The Middle Ages and Laxenburg
In the supposedly dark Middle Ages, life in Laxenburg was so progressive that a separate place was built to observe the animals. Albrecht was not only a very level-headed ruler, he was also versatile and progressive. He set up a zoo here long before the zoo in Schönbrunn Palace that still exists today. The zoo not only included enclosures and cages for various animal species, but also had a handsome fish pond. Important first studies and extensive first literature were created here in Laxenburg.
The most extraordinary Visitor of Laxenburg
The most extraordinary resident of Laxenburg in 1402 was a leopard. The animal was a gift of the Venetian Republic and was brought to the zoo of Laxenbug under a lot of attention and of 35 strong men closely guarded. The small menagerie had become particularly attractive due to the exotic big cat. On high holidays and as a reward, selected personalities were allowed to visit the menagerie.
The first imperial Bathing Facility
The first imperial bathing facility was built in Laxenburg – it was the so-called bathing tower. An independent building that was connected to the main castle by a bridge. The free-standing, insulated building was probably the first bathroom in a stately palace. If you consider that only Empress Zita had an independent bathroom installed in Schönbrunn Palace, you can see how progressive the construction of the sanitary unit has been.
Laxenburg in the 15th Century
Laxenburg Castle was already one of the most beautiful buildings in Europe in the 15th century. Through his preference for a domestic life, Albrecht had not only paid attention to the defensive design. The castle was exceptional in its interior and numerous works of art embellished all interiors. In 1438 the nobleman Pero Tafur, a high nobleman from far Castile, paid a visit to Laxenburg. He reported back home: “Laxenburg is one of the most magnificent houses that I have ever seen on my long trips around the world!”
The palace grounds as the largest market
the park of Laxenburg has been the largest marketplace for cattle once a year. By imperial decree, cattle traders were sent to Hungary to shop on a grand scale. They brought the newly acquired herds to Laxenburg. The animals were solemnly consecrated on the Sunday after the service and afterwards the healthy oxen were available for sale. The buyers for these famous markets came from far away because they had a particularly good reputation. However, you had to shop on a large scale. The new owners then brought their animals in small units of around 50 towards the Alpine foothills.
The mighty emperor Karl VI, the father of the later empress Maria Theresia, had waived his right to rule in Spain in Laxenburg. You have to imagine what that meant: Spain was not only a very large country, it was also rich and had enormous mineral resources. Emperor Charles VI had prepared everything so well. The so-called pragmatic sanction should have ensured the succession to the throne for his daughter. But not everyone kept their promises. And so the elderly ruler in the Old Castle of Laxenburg had to accept with a heavy heart that domination in Spain was now at an end. A sad summit in 1725.
The castle where the walls have no ears
Laxenburg Palace used to be called “the palace where the walls have no ears”. Emperor Josef II met his nephew Franz in 1784 for a top secret meeting in Laxenburg. Laxenburg has always been a particularly secretive place. The childless Josef II had decided to bring his nephew, who lived in Florence, to the Austrian court and to train him as his kind of apprentice to his successor. The later Emperor Franz II / I experienced this historically sustainable decision in Laxenburg. From that point on, his life was new.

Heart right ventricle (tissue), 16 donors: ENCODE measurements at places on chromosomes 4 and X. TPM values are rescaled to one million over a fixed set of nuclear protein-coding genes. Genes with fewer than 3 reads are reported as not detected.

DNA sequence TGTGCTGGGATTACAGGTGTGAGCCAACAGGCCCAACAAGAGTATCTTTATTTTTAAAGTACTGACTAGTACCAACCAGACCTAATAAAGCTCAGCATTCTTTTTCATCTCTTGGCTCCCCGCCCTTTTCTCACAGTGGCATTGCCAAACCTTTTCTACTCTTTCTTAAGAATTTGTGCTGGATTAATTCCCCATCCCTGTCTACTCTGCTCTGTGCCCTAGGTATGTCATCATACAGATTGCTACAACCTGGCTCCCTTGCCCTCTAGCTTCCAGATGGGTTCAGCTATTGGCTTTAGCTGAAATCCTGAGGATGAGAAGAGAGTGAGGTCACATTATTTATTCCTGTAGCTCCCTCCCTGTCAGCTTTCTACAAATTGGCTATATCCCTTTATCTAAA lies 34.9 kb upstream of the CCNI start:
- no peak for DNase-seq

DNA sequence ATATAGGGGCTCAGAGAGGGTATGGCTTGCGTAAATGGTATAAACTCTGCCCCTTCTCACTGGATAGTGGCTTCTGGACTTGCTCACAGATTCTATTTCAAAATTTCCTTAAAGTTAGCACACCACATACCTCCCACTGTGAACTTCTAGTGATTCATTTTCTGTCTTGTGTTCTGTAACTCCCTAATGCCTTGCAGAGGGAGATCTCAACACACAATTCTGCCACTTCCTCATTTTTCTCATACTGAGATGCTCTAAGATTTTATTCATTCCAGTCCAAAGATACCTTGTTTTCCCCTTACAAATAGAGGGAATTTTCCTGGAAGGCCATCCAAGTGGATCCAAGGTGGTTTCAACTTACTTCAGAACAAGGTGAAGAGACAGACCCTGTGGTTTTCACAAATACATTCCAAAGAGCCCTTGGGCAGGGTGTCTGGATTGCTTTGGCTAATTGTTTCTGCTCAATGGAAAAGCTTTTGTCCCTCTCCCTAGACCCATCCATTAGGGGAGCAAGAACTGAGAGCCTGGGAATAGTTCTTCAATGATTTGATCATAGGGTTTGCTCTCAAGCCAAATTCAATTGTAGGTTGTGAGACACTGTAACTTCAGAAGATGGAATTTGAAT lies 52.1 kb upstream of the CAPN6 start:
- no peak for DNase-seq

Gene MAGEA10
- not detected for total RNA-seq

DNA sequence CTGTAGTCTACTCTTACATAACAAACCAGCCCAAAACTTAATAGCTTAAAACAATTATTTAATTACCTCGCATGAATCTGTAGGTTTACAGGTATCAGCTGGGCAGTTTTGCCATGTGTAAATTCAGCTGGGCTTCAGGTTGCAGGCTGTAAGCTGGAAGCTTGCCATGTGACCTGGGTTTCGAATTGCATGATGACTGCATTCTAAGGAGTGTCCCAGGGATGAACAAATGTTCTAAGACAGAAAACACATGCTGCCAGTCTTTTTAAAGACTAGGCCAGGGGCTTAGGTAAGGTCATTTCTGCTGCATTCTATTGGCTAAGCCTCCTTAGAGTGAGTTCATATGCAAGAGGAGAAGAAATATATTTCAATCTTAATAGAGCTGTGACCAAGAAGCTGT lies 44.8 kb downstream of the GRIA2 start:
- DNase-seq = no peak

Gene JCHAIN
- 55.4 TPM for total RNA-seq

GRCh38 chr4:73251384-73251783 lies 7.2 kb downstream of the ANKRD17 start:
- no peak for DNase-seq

Construction of the new castle
A young woman, namely Empress Maria Theresia, had built the new Laxenburg Palace. The fragmented old castle had been too small for a long time and the room layout was no longer adequate. That is why the innovative monarch systematically had bought all the houses opposite the parish church and made room for a new building. Among these houses was the so-called Blue Court, which also gave its name to the castle building that has been preserved to this day.
The famous court architect Nicolo Pacassi was commissioned to build the new Blue Court.Pacassi was a superstar of his time! His ideas were considered groundbreaking, innovative and international.He built a unique castle in Laxenburg that delighted all visitors. A visitor should never leave Laxenburg again without reporting on the splendor of the Habsburg castles.
The first Commuter
There was a straight connecting road from Laxenburg to Schönbrunn, which was often used daily by none other than Her Majesty Empress Maria Theresa. The structural connection of the most important residences was created so quickly because Empress Maria Theresia liked to stay in Laxenburg for weeks and had to travel to Schönbrunn for meetings with the carriage. For example, meetings of the State Council were the reason for an imperial commuter trip. Later, Maria Theresa has gone over to hold audiences in Laxenburg. She gave her favorite audiences “en plein aire” – in the fresh air.
The Theatre of Laxenburg
Laxenburg has had more premieres than any other theater of its time!The records from the summer of 1755 tell us that in the Palace Theater Laxenburg in just three weeks, ie on 21 evenings, a total of 16 pieces were presented. The preferred genre was French comedy. The illustrious audience was more than pleased and was regularly invited to play along and sing along. If you consider the unbelievable effort of just one performance (ensemble, costumes, stage sets, props, rehearsals, catering), you can guess the importance of entertaining art at the court. Enormous sums were spent on it.